At the root of my second story on the organization considered as a whole and consisting of many (interdependent) parts, lies a dilemma that many executives experience: How to optimize their own department or function versus optimizing the process (that creates the whole of an organization) in which their department or function participates?
The more they focus on their own function, the more difficult it becomes to focus on the cross-functional process – Ackoff would say “managing the interactions” – in which they participate and vice versa.
Common examples include sales people needing flexibility to customize their sales offerings so they can maximize their sales (and their bonus), whereas operations can only keep costs and defects low as long as products or services are standardized. Or, the desire to act global as a company, but also the need for the business units in countries to act local. How can I centralize and also decentralize effectively is yet another dilemma common to many organizations because of the desire to be both in control and efficient and to give local autonomy because there are local situations than cannot be covered by centralized rules. A dilemma is therefore a proposition consisting of two desirable states, but where moving towards one state will go at the expense of the other.
The essence of the reconciliation of a dilemma lies in the recognition that a dilemma is a non-linear problem and therefore needs a non-linear problem solving approach. It replaces “either-or” thinking with “and-and & through-and-through” thinking. For example, how can I through centralization become better at decentralization and how can I through decentralization become better at centralization?
Fons Trompenaars goes so far as to claim that any leader should have the ability to lead his people through a dilemma reconciliation process simply because not reconciling a dilemma will lead to compromise seeking behavior – which is inherent if you consider a dilemma as a linear problem. His approach recognizes a dilemma as a non-linear issue and consists of first exploring what the core dilemmas are in a company. He then verifies these dilemmas in a dialogue and subsequently helps executives with the reconciliation of their dilemmas. To this end he and his associates have designed a heuristic process that includes the use of a epithets, dialogue and presenting the dilemma in a non-linear chart. For example, for a cross-functional dilemma, you would bring a cross-functional team together and facilitate their reconciliation process. They would therefore also own the process and the solutions.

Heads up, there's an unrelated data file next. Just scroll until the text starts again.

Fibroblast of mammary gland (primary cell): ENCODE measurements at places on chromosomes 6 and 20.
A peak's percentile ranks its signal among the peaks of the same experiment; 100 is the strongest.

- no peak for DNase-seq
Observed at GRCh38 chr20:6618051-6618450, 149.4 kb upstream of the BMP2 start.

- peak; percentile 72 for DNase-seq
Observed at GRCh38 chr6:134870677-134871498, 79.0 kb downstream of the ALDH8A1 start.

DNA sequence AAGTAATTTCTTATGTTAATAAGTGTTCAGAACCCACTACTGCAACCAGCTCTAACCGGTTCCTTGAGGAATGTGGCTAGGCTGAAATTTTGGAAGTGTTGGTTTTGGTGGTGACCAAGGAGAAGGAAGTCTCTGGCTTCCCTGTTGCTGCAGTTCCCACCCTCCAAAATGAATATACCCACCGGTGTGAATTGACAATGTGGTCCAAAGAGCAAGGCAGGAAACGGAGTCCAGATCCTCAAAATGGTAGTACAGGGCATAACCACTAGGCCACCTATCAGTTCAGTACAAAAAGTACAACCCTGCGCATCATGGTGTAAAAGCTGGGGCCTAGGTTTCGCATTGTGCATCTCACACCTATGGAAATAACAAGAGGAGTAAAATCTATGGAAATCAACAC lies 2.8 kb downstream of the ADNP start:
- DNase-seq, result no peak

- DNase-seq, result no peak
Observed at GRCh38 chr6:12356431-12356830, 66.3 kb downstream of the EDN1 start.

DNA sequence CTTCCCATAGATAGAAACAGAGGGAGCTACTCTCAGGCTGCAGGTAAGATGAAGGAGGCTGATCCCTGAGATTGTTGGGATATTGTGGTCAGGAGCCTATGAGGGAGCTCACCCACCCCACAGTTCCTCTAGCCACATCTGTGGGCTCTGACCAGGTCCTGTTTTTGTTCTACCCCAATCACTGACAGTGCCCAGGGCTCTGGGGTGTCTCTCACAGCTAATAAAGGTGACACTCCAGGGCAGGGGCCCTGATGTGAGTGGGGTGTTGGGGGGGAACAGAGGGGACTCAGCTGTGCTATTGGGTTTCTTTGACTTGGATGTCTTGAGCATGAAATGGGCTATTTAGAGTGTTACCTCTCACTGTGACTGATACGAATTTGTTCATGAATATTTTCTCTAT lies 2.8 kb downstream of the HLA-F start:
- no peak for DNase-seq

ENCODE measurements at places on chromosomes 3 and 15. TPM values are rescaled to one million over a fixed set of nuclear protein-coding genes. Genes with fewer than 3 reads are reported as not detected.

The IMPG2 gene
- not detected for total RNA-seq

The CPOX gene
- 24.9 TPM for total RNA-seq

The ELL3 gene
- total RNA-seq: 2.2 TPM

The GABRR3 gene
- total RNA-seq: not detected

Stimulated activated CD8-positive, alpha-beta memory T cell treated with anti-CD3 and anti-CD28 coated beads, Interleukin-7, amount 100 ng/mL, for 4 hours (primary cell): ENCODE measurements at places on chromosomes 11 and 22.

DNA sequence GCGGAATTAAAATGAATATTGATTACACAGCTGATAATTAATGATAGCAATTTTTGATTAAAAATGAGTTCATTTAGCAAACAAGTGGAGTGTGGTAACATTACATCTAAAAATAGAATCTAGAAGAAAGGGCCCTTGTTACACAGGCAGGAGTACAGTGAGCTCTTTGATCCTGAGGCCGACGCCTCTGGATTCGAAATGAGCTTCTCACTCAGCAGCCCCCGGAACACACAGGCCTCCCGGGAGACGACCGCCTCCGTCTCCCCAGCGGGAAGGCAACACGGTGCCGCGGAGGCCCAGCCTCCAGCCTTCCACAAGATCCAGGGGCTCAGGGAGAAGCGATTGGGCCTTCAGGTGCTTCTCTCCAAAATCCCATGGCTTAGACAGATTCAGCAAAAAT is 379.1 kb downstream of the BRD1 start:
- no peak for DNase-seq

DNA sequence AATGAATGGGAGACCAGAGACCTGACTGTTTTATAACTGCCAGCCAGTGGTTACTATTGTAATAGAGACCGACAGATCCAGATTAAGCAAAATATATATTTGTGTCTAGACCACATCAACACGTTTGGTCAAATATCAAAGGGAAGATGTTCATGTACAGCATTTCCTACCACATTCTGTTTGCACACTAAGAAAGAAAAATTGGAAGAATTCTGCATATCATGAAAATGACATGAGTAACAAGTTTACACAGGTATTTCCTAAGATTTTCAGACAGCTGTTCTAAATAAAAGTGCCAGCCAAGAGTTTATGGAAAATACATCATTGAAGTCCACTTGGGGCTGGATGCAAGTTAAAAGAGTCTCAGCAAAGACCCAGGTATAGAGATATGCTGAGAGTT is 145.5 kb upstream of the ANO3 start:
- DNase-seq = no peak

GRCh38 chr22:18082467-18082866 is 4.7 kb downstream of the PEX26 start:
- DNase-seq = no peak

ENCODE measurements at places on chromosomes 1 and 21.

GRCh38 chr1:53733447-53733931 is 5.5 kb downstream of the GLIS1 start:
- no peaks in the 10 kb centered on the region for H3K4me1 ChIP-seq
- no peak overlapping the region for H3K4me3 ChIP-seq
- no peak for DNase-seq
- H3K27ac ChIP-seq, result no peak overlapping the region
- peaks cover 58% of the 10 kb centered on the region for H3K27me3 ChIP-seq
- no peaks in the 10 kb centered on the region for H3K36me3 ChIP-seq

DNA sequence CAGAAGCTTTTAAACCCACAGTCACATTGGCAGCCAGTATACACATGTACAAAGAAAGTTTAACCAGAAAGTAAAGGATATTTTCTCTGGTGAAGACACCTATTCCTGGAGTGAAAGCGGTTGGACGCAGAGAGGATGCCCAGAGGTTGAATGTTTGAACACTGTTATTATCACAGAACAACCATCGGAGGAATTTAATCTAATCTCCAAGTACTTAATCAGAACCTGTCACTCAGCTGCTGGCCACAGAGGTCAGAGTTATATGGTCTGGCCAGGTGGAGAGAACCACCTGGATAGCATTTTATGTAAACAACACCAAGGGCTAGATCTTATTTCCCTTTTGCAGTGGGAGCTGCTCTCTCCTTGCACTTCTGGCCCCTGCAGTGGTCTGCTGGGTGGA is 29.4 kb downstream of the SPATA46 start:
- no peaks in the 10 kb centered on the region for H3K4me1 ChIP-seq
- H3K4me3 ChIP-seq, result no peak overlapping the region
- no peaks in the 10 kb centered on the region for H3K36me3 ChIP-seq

In his view, and my personal experience in numerous workshops confirms this, the process of bringing a group of people together and facilitate their reconciliation efforts is as important as the content. He advocates that making small steps is better and more important than going for the big bang. He also suggests that while you may never be able to fully reconcile the dilemma, moving forward in the right direction is key. So it is not so much about ideal solutions but recognizing that the emerging alternatives are better than what you have today. For further exploration I recommend you read “Managing People across Cultures” that in chapter 8 describes the dilemma reconciliation steps and Trompenaar’s most recent publication “Riding the Whirlwind.”
Other approaches to dilemma management are Polarity Management and TRIZ, a Russian acronym for Inventive Problem Solving. I find TRIZ fascinating. TRIZ as a method originated in the former Soviet Union in the technical sciences, but was soon extended to non-technical problems.TRIZ is grounded in science and uses proven principles to begin to reconcile a dilemma. For example, “separation in time” is one such principle that can reconcile some dilemmas.
A classic example is the Meyers-Briggs notion that people have either a preference for thinking or for feeling, which is a classic linear approach. When you frame it as a dilemma – how can I be on the one hand a thinker and on the other hand also a feeler, you can apply the principle of separation in time. For example, you could ask people in a meeting to rationally think through a problem using a problem solving cycle. You could next ask how people feel about the problem and possible solutions. Edward de Bono would suggest, use the white hat first and the red hat later. Thereby reconciling the thinker-versus feeler dilemma.
The U.S. based company Ideation International, where a group of TRIZ scientists have settled and conduct their research and consulting services, has created software that supports the process of dilemma reconciliation. In particular I recommend the Knowledge Wizard for further exploration.
Because the dilemma reconciliation process recognizes the complexity of dilemmas and opens up the communication through a heuristic process, and because it is ideal to apply it in both small and large group meetings, I find this method consistent with the existing library of Cognitive-Edge methods and I therefore warmly recommend it.
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